Volume 43, Issue 4, 15 August 1965

Variational Treatment of the HeH^{+} Ion and the β‐Decay in HT
View Description Hide DescriptionThe nonrelativistic energies of the HeH^{+} ion have been computed by the variational method for the ground state and for the first excited ^{1}Σ^{+} state. The wavefunction employed was a 64‐term generalized James—Coolidge expansion. The computed binding energy of the ground state amounts to D_{e} =16448.3 cm^{−1} at the equilibrium separation R_{e} =1.46324 a.u. The excited state is found to be repulsive.
The HeH^{+}wavefunctions are used to compare quantitatively the theory of β‐decay in molecules with experiment. It is shown that for the HT molecule, the theory predicts the dissociation in at least 17.8% of the events while the corresponding experimental number is 6.8%±1.9%.

Guillemin—Zener Energy of H_{2} ^{+}
View Description Hide DescriptionThe energy of the H_{2} ^{+}ground state 1sσ calculated with the Guillemin—Zener approximate wavefunction, lies within 0.0005 e ^{2}/a _{0} of the exact for the full range of internuclear separations. In the limit of zero separation, . The energy still lies within 0.0010 e ^{2}/a _{0} when the additional requirement is imposed that Hψ_{ s } remains finite at the nuclei. The Guillemin—Zener energy is less accurate for the first excited 2pσ state.

Perturbation Treatment of the Ground State of H_{2} ^{+}
View Description Hide DescriptionRayleigh—Schrödinger perturbation calculations are carried out for the ground state of the H_{2} ^{+} molecular ion. The zeroth‐order wavefunction for this problem is chosen to be the Guillemin and Zener variational functionThe energies through third order and the expectation value E(1) of the Hamiltonian calculated with the wavefunction accurate through first order are computed for various choices of the parameters. For the optimum choices of both α and β, we obtain for all separations values of E(1) which agree almost perfectly with the accurate series calculations of Bates, Ledsham, and Stewart. Also the values of the wavefunction accurate through the first order agree almost perfectly at most points in configuration space with Bates et al.

Perturbation Treatment of the Ground State of HeH^{+ +}
View Description Hide DescriptionRayleigh—Schrödinger perturbation calculations are carried out for the ground state of the HeH^{+ +} molecular ion. The zeroth‐order wavefunction isThe expectation value of the Hamiltonian calculated with the wavefunction accurate through first order, E(1), is compared with the accurate series calculations of Bates and Carson and found to agree up to five places. Also the values of the normalized wavefunction accurate through the first order agree quite well with Bates and Carson, particularly for small values of the internuclear separation.

Multiple Elastic Intramolecular Scattering in Gas Electron Diffraction
View Description Hide DescriptionThe effects of multiple elastic intramolecular scattering on gas‐electron‐diffraction patterns are calculated in the second Born approximation. Expressions for the first‐order double‐ and triple‐scattering contributions are obtained. An approximate expression convenient for computation, for the first‐order triple‐scattering term is also given. The relationships of the magnitude of the multiple scattering to atomic number, atomic size, and molecular structure are investigated. It is shown that corrections to the reduced molecular‐intensity function of the order of several percent can occur in the case of triple scattering from three or more heavy atoms in close proximity.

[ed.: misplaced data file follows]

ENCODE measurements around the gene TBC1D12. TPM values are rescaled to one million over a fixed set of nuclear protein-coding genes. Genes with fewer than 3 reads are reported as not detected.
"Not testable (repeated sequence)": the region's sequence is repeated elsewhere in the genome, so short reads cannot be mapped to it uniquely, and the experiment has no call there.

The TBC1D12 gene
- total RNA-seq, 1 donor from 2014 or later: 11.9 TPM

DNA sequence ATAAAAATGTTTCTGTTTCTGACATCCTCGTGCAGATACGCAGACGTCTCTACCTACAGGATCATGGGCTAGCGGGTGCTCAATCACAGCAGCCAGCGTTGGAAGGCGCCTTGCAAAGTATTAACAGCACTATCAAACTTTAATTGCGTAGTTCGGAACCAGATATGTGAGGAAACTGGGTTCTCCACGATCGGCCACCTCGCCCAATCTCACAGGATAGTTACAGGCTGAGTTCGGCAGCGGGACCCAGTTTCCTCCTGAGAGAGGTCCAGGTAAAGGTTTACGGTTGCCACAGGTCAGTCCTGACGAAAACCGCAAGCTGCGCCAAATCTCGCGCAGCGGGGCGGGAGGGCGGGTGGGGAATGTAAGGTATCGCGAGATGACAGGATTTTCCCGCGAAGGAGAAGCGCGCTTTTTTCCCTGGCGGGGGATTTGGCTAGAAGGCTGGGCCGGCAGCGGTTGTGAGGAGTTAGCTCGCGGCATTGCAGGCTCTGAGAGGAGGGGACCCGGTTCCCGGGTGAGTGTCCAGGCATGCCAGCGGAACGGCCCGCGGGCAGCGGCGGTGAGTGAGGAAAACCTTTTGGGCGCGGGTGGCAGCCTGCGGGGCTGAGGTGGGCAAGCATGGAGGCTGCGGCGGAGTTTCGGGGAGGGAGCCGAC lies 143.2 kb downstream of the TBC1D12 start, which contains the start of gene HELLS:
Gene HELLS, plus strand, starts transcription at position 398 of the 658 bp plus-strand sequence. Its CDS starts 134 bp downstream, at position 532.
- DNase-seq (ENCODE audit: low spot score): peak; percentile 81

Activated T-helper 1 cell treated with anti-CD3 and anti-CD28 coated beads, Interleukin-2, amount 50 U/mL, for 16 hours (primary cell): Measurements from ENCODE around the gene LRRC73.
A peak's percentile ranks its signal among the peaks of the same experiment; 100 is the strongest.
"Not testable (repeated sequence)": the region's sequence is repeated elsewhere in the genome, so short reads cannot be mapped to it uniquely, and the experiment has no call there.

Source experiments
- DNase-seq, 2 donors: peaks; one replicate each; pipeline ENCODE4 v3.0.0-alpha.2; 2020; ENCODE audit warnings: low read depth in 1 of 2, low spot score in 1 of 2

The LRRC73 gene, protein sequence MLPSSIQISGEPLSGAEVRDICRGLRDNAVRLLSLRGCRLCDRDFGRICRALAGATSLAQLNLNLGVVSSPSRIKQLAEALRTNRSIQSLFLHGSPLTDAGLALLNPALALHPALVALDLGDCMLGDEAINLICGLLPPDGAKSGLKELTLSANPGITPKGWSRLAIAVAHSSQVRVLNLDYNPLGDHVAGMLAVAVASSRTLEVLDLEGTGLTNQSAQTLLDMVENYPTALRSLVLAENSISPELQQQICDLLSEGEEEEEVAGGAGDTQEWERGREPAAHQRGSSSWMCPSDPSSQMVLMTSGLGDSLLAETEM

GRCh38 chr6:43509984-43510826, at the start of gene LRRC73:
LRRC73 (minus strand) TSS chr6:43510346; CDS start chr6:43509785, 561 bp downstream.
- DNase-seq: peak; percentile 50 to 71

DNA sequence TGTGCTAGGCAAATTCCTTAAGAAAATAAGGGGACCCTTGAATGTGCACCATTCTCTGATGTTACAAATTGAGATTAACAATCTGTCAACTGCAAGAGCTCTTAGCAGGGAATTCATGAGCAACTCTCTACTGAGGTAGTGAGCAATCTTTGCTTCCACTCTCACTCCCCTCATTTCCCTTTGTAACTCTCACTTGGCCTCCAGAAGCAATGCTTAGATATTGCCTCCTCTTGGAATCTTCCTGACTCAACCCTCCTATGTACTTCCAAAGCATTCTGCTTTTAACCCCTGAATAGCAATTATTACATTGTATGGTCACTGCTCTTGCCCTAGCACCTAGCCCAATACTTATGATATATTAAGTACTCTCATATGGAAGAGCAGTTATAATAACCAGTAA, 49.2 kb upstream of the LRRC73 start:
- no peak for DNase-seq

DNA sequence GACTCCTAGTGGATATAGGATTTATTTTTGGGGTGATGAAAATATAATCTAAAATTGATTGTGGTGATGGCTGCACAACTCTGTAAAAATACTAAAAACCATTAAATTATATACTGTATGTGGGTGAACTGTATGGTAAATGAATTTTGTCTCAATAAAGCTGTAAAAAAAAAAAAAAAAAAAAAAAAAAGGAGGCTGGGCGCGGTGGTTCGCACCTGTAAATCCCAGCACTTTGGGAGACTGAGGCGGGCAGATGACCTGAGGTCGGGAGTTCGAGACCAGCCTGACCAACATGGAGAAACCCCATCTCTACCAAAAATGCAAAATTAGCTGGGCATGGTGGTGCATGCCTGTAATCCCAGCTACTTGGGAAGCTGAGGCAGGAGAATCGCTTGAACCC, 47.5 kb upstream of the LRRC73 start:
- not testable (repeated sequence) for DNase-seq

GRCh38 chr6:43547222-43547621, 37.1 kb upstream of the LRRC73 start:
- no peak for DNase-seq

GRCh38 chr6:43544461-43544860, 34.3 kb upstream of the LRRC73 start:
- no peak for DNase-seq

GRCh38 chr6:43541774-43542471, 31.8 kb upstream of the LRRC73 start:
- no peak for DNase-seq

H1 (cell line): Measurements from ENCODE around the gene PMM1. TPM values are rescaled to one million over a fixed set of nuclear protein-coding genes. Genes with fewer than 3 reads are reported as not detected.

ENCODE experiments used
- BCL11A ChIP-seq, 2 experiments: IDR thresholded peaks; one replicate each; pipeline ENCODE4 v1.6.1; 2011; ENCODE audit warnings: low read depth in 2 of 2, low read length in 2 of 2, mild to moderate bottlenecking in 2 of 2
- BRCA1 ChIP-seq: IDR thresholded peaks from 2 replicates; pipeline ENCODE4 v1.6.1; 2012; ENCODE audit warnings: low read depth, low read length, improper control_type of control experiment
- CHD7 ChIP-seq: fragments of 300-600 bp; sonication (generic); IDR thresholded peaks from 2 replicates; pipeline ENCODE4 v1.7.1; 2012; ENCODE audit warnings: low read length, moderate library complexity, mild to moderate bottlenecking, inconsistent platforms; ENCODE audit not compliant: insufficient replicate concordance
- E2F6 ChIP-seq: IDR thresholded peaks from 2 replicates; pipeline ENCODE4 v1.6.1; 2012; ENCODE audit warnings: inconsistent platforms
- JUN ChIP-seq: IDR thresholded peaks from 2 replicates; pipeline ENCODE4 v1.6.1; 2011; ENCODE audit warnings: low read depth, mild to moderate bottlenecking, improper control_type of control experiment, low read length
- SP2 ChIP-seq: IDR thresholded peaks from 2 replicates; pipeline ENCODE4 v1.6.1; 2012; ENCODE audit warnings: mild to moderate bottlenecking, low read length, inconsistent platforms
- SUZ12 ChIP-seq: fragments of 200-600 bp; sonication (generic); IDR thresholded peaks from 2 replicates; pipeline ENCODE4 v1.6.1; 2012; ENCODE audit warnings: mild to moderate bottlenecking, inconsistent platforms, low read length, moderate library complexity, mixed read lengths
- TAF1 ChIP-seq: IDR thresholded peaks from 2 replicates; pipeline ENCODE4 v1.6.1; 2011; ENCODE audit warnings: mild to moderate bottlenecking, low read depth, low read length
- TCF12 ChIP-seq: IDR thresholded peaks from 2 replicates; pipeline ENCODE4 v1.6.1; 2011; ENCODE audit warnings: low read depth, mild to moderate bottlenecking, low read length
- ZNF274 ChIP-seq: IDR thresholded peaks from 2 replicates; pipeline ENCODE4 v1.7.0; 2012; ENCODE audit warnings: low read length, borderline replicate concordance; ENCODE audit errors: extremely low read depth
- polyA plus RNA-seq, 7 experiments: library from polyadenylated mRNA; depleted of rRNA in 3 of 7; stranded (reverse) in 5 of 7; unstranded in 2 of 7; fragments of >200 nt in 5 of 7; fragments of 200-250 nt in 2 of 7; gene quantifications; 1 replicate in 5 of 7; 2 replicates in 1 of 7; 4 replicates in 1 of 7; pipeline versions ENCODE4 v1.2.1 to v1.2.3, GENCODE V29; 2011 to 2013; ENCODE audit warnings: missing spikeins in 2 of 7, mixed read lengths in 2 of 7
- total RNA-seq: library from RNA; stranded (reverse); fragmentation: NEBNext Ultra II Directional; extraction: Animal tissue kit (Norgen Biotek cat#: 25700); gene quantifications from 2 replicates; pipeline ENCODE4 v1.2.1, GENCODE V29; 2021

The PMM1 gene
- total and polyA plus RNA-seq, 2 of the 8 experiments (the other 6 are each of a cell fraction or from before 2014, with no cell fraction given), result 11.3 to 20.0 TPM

On the Evaluation of the Thermal‐Diffusion Coefficient of Heavy Particles Using a Theory of Brownian Motion in a Nonuniform Medium
View Description Hide DescriptionAn extension of the theory of Brownian motion of heavy particles in a condensed medium of light particles is presented, which accounts for deviations of the state of the medium from equilibrium. The case of media under a thermal gradient is especially considered and the coefficients of diffusion and thermal diffusion of the heavy component are identified by solving the generalized kinetic equation for the Brownian particle distribution. The first terms of a systematic expansion of the thermal‐diffusion coefficient in powers of the mass ratio are explicitly given, and their sign is found by an approximate further evaluation. It is suggested that the thermal‐diffusion coefficient follows an asymptotic saturation law as far as the isotopic effect is concerned.

Exact Solutions for Many‐Level Multiple‐Resonance Problems
View Description Hide DescriptionThe matrix elements of the time‐development operator are obtained exactly for the influence of many resonant or near‐resonant fields on a system with a finite number of levels for arbitrary initial conditions in a wide class of problems. Perturbative techniques are presented which enable the exact treatment of all perturbations to a desired order. As examples, a three‐level double‐resonance and two eight‐level triple‐resonance systems are given. The applications of these exact solutions to the treatment of perturbations, including relaxation phenomena, are presented using both standard‐perturbation‐theory and density‐matrix techniques.

Theory of the Linear Heisenberg Antiferromagnet. Application to Paramagnetic Excitations in Organic Crystals